Hunting for strange animals -- cryptids, if you want -- is one of the main past times on Vyiranga. This delicate hobby isn't made any easier by the presence of Caloplaca Vyirangana, the local hallucinogenic lichen whose spores tend to induce lucid dreams. Vyirangan colonists are thus slightly high, almost all the time, and it is not a surprise the Vyirangan Phasmid, or Pseudophasmida Vyirangana, remained a folk tale for so long, until a Starmoth Initiative survey managed to prove that it was more than that.
Pseudophasmida Vyirangana is a small arthropod found on the boreal islands of the warm ocean world. It does not, in fact, look like a Terran phasmid -- the reason why it was put in the pseudophasmida meta-classification is that, much like its Earth-based namesake, it is exceedingly good at eluding detection. So good, in fact, that scientific records of its existence are few and far between, even after extensive research. The rare pictures available show a ten centimetres long creature capable of winged flight, not unlike a dragonfly, with a flexible exoskeleton. Finding itself in the middle of the (admittedly small) terrestrial food chain on Vyiranga, the Vyirangan Phasmid has become a master in camouflage.
Animals capable of colour-based camouflage are not rare on human-explored worlds, but P. Vyirangana pushes it a step further. Instead of simply changing colour to match the environment, its exoskeleton is capable of turning the insect absolutely invisible to both human eyes and cameras. At first, exobiologists suspected some kind of biological optical camouflage, but the truth turned out to be even more intriguing. The arthropod's exoskeleton is covered in mucus that has a negative refraction index -- in effect, P. Vyirangana camouflages itself by bending light around its body. This property, appearing when the arthropod leaves its larval stage, makes the creature virtually undetectable to most local predators when idle. There is, however, another layer to P. Vyirangana's subterfuge.
After extensive studying, it was discovered that adult specimens of the Vyirangan Phasmid are capable of exuding a neurotoxin that, when inhaled, interferes with the neural systems of local life. When exposed to this neurotoxin, human researchers reported peculiar symptoms: loss of short-term visual memory, mild brain fog and inability to focus on a specific task. These symptoms immediately disappeared when the neurotoxin was removed from the environment, albeit it is speculated that long-term exposure might lead to more permanent effects. Through this entirely unique mechanism, P. Vyirangana ensures that even the most cunning predator -- or prey -- will all but forget about its presence. As a stark example of the creature's effectiveness in eluding pursuit or capture, all living specimens obtained during the surveys managed to escape their lab when a scientist willingly released them -- she later told her colleagues that she had forgotten what they were, and why they had to be kept in a terrarium. That the neurotoxins have such an effect on non-indigenous lifeforms may mean that local animals might not even be aware of P. Vyirangana's existence at all -- the optical camouflage being, in fact, a backup defence aimed at creatures that can't inhale the toxin, such as the Vyirangan Salt Worm.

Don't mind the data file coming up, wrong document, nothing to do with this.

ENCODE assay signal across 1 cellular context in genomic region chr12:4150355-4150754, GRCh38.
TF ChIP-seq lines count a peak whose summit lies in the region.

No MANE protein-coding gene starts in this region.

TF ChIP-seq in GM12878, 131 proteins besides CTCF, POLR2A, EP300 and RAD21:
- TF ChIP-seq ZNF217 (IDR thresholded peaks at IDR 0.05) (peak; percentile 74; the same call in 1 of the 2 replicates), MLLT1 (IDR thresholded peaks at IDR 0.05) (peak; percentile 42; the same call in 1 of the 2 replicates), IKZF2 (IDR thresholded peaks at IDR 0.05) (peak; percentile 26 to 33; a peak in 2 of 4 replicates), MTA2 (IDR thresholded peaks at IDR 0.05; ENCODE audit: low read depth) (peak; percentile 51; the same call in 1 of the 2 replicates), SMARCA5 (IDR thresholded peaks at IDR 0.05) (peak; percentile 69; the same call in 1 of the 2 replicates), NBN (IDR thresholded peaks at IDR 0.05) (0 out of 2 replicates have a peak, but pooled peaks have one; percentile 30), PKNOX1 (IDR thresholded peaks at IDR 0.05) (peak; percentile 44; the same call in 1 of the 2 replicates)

Genetic analyses of the Phasmid show that it probably has a large number of cousins which have yet to be found -- if they can even be found at all, considering that P. Vyirangana's odd tricks might only be the surface of entire potential ecosystems made of invisible insects.
P. Vyirangana only has one known predator, and it is, interestingly enough, also an animal capable of interfering with light, the infamous "anti-firefly" of the Vyirangan sand coast (Pseudolucciola Vyirangana.)
In tribute to Disco Elysium.
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